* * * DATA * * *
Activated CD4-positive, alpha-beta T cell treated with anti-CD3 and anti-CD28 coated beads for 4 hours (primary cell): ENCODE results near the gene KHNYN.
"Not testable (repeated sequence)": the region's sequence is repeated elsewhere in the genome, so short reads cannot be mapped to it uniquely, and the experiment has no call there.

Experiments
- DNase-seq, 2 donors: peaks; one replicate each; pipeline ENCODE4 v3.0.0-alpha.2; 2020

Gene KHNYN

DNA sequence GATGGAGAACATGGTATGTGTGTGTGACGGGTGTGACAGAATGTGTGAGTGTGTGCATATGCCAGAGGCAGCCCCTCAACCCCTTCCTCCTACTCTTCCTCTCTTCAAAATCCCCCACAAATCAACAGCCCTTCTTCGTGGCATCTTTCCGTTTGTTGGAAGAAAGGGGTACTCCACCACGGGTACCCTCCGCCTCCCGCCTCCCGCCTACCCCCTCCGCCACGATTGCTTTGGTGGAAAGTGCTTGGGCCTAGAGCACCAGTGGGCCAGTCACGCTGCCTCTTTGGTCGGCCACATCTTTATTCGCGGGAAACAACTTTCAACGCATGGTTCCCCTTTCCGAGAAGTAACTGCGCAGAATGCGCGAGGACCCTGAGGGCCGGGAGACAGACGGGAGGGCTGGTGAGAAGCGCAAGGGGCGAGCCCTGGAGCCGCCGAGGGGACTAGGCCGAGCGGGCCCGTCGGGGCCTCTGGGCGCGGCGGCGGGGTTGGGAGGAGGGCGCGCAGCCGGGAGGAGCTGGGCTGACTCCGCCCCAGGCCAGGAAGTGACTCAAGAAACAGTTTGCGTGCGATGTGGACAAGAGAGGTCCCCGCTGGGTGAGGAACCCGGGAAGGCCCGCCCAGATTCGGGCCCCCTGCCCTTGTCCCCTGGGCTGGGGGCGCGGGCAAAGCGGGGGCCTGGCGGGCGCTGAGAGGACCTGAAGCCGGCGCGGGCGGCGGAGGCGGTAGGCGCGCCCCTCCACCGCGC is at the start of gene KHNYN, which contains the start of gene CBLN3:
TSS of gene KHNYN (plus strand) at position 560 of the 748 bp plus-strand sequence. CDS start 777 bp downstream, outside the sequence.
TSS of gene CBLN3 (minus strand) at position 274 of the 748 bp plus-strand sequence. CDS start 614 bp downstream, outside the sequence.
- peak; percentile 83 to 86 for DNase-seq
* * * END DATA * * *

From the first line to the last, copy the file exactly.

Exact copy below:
Activated CD4-positive, alpha-beta T cell treated with anti-CD3 and anti-CD28 coated beads for 4 hours (primary cell): ENCODE results near the gene KHNYN.
"Not testable (repeated sequence)": the region's sequence is repeated elsewhere in the genome, so short reads cannot be mapped to it uniquely, and the experiment has no call there.

Experiments
- DNase-seq, 2 donors: peaks; one replicate each; pipeline ENCODE4 v3.0.0-alpha.2; 2020

Gene KHNYN

DNA sequence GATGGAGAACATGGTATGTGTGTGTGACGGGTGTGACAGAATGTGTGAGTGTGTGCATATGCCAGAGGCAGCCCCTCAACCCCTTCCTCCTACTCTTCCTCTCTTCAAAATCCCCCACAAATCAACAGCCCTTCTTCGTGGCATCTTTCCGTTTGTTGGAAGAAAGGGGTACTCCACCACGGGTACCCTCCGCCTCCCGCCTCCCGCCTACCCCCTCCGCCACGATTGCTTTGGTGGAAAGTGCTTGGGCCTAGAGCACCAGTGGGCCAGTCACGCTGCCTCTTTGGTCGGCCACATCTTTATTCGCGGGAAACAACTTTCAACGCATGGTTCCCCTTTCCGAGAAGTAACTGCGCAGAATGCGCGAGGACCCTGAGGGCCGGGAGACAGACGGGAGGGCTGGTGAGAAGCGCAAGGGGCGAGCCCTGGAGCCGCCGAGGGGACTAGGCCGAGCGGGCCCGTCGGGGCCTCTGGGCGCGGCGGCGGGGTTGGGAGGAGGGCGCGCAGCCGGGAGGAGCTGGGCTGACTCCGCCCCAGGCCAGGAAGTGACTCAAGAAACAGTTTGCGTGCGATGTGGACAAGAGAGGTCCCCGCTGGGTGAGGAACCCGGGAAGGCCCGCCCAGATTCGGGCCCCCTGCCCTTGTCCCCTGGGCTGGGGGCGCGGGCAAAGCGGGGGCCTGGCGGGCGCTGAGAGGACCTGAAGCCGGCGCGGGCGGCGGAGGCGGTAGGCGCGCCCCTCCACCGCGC is at the start of gene KHNYN, which contains the start of gene CBLN3:
TSS of gene KHNYN (plus strand) at position 560 of the 748 bp plus-strand sequence. CDS start 777 bp downstream, outside the sequence.
TSS of gene CBLN3 (minus strand) at position 274 of the 748 bp plus-strand sequence. CDS start 614 bp downstream, outside the sequence.
- peak; percentile 83 to 86 for DNase-seq